(Photo by Alex Wong/Getty Images)
David Jackson, USA TODAY
President Obama holds a brief news conference Monday morning with British Prime Minister David Cameron, but he is likely to be asked about pressing domestic issues: Benghazi and the IRS.
As Republicans call for a select committee to investigate the administration over the Sept. 11 attack on a diplomatic post in Benghazi, Libya, Obama and his aides must also deal with reports that the Internal Revenue Service targeted conservative groups.
Obama and Cameron are scheduled to face the press at 11:15 a.m. ET in the White House Rose Garden.
Obama has not commented publicly on the IRS admission that it gave extra scrutiny to the tax-exempt status of groups with "tea party" and "patriot" in their names, though White House aides have criticized the practice.
White House spokesman Jay Carney said the IRS, which is conducting its own investigation, is a non-partisan entity and has only two political appointees.
"We certainly find the actions taken, as reported, to be inappropriate," Carney said.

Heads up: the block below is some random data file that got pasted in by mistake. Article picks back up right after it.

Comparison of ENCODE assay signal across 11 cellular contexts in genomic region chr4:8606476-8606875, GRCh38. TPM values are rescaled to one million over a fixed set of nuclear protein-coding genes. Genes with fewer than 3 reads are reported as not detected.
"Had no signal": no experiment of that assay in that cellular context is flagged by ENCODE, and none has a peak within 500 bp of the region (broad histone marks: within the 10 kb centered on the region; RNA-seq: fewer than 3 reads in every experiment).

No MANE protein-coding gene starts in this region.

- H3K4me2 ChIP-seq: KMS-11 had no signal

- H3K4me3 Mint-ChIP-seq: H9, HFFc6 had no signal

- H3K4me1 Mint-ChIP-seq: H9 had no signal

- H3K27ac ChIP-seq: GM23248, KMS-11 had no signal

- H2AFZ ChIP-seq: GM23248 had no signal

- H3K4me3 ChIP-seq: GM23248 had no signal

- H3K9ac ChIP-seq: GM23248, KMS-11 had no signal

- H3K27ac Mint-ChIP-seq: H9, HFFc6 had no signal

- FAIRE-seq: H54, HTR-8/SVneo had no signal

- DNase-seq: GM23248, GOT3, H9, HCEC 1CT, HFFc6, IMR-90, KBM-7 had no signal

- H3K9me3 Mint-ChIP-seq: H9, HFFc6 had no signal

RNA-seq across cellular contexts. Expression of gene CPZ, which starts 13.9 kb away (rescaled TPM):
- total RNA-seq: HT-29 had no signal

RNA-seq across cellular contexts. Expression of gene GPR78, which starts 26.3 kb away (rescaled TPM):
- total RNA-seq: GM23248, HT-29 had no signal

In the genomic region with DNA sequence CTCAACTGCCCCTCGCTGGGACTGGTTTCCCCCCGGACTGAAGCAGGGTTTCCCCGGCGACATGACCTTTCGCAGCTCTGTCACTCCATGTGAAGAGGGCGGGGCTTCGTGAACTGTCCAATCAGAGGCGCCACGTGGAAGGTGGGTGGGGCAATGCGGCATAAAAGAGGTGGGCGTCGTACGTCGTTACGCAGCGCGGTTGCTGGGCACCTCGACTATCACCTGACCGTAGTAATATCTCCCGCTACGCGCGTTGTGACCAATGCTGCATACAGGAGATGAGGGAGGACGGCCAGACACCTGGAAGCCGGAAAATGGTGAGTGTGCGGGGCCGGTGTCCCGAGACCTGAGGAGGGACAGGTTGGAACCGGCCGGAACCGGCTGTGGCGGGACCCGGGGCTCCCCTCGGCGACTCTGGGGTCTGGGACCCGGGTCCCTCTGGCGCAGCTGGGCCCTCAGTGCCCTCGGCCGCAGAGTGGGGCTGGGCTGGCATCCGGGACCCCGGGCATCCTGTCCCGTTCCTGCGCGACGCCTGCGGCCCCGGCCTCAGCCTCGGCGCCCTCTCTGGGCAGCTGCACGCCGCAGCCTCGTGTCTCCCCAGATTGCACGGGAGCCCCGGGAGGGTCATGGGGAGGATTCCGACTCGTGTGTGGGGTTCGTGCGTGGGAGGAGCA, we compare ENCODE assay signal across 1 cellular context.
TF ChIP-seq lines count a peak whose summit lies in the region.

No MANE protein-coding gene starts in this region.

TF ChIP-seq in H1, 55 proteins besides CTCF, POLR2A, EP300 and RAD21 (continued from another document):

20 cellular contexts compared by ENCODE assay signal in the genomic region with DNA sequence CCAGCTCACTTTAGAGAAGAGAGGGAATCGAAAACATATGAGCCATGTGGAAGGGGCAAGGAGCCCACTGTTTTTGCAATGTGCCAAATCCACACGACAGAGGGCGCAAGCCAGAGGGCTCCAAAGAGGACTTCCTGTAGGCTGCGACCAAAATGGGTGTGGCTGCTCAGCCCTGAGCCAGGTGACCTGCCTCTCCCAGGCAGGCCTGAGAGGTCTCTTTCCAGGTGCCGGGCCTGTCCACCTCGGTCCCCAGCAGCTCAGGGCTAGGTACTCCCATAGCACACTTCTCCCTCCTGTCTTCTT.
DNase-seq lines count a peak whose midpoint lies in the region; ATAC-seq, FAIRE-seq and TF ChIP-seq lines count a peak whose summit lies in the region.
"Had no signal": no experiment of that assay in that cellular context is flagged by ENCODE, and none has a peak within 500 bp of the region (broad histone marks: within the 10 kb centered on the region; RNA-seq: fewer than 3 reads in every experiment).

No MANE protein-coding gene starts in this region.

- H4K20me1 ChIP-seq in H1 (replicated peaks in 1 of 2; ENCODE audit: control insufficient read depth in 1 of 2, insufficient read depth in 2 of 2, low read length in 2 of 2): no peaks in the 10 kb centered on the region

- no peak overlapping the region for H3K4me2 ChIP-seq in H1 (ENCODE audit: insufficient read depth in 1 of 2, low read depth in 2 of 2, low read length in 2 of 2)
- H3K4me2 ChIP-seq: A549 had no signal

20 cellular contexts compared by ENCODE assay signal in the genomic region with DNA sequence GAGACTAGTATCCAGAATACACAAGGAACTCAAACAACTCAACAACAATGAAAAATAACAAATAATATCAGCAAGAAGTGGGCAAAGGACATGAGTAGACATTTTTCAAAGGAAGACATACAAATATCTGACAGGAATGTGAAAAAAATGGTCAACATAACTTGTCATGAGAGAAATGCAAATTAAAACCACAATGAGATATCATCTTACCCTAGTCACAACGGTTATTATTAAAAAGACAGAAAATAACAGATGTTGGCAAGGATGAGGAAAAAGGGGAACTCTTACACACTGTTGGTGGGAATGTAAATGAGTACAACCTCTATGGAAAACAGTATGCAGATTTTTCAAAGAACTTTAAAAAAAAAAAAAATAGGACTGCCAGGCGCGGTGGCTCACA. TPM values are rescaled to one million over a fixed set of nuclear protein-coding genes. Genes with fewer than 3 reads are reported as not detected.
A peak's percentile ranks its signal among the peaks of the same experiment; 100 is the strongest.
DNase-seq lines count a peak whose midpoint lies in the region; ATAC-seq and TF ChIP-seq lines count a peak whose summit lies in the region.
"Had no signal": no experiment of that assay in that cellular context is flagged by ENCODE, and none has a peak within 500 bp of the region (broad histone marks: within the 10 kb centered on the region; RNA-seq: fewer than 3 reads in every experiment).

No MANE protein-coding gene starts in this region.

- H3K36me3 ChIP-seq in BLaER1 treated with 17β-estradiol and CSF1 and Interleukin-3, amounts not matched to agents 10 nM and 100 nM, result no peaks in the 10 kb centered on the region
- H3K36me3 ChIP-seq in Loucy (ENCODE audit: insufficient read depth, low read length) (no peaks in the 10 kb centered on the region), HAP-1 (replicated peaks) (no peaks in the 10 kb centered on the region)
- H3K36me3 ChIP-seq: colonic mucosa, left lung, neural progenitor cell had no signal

Rep. Susan Collins, R-Maine, told CNN's State of the Union that it is "almost as disturbing that President Obama and Treasury Secretary Jack Lew have not personally apologized to the American people and promised a full investigation."
Some congressional Republicans are also calling for a select committee to investigate administration actions surrounding the deadly Sept. 11 attack in Benghazi.
Sen. John McCain, R-Ariz., and other Republicans say Obama aides tried to cover up the fact that the attack was carried out by a terrorist group. The aides, who initially attributed the attack to protests over an anti-Islam film, said the story changed because the evidence did.
Carney has accused the Republicans of trying to "politicize" an attack that killed four Americans, including Ambassador Christopher Stevens.